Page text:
Bell County Judge-Executive Albey Brock testified before the United States Energy and Commerce Committee on Tuesday about the impact EPA regulations are having on families and the economy in eastern Kentucky.
Brock stated his position as county judge placed him on the front line and in the trenches of a battle between the rapidly growing needs in the county as unemployment explodes and shrinking budgets result from revenue decreases.
“Today, I’m here testifying not as a bystander but as an expert witness and a colleague reporting conditions from where I live and serve as county judge,” said Brock. “For the purpose of perspective, I want you to understand that the eastern Kentucky economy is more dependent upon coal than Detroit is upon the auto industry.”
Brock said eastern Kentucky has lost 7,000 coal mining jobs in less than two years. It is estimated that one coal mining job supports three and a half other jobs in the economy.
“That means that beyond the 7,000 coal mining jobs already lost, an additional 24,500 jobs in our region will be affected,” said Brock.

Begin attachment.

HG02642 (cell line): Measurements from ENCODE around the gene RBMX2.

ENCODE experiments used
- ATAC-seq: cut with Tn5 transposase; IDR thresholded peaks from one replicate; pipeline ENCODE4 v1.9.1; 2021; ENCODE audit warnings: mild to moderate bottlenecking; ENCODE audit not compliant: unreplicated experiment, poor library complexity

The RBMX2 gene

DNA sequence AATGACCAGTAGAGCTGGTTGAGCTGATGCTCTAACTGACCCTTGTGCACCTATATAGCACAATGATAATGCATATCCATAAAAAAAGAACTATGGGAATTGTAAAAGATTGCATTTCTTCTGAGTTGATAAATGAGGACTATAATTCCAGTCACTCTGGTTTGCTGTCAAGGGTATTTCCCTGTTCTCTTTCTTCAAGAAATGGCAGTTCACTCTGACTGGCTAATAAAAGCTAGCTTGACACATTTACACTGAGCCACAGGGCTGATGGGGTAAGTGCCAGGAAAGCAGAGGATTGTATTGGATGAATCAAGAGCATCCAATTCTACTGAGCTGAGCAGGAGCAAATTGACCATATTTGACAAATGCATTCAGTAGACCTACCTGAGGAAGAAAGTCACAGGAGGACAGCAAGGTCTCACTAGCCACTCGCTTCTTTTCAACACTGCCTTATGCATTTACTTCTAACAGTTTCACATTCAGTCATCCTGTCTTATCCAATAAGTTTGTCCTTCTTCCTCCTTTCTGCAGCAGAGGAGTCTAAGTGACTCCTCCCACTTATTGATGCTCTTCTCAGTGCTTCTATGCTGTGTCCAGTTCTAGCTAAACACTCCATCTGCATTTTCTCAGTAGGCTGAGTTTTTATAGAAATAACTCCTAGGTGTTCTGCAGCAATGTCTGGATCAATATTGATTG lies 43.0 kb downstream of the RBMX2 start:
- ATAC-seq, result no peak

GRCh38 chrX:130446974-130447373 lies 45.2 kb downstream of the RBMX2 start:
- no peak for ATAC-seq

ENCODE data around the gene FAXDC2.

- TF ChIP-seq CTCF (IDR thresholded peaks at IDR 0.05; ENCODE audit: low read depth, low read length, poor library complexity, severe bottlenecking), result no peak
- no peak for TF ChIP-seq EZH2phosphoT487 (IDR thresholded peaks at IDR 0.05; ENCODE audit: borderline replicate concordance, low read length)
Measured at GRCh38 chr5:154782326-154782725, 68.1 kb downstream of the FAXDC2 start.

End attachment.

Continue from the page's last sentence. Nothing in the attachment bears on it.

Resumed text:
According to Brock, the average family size is three people. He said that means 94,500 people, which is 20 percent of the population in eastern Kentucky, have been directly impacted by coal industry job losses.
Brock said many eastern Kentuckians are leaving their homes, their communities and families to work in other parts of the country. He also said there has been a dramatic increase in childhood homelessness because families have lost their homes.
“I have witnessed them selling their life’s accumulated possessions in yard sales,” said Brock. “Their credit is being damaged beyond repair as they are forced to dependency on free lunch, food stamps and other government programs in an attempt to get through another week. I am asking you to please help stem the tide of unemployment and poverty by curtailing the EPA regulations that so drastically impact the production of Appalachian coal.”
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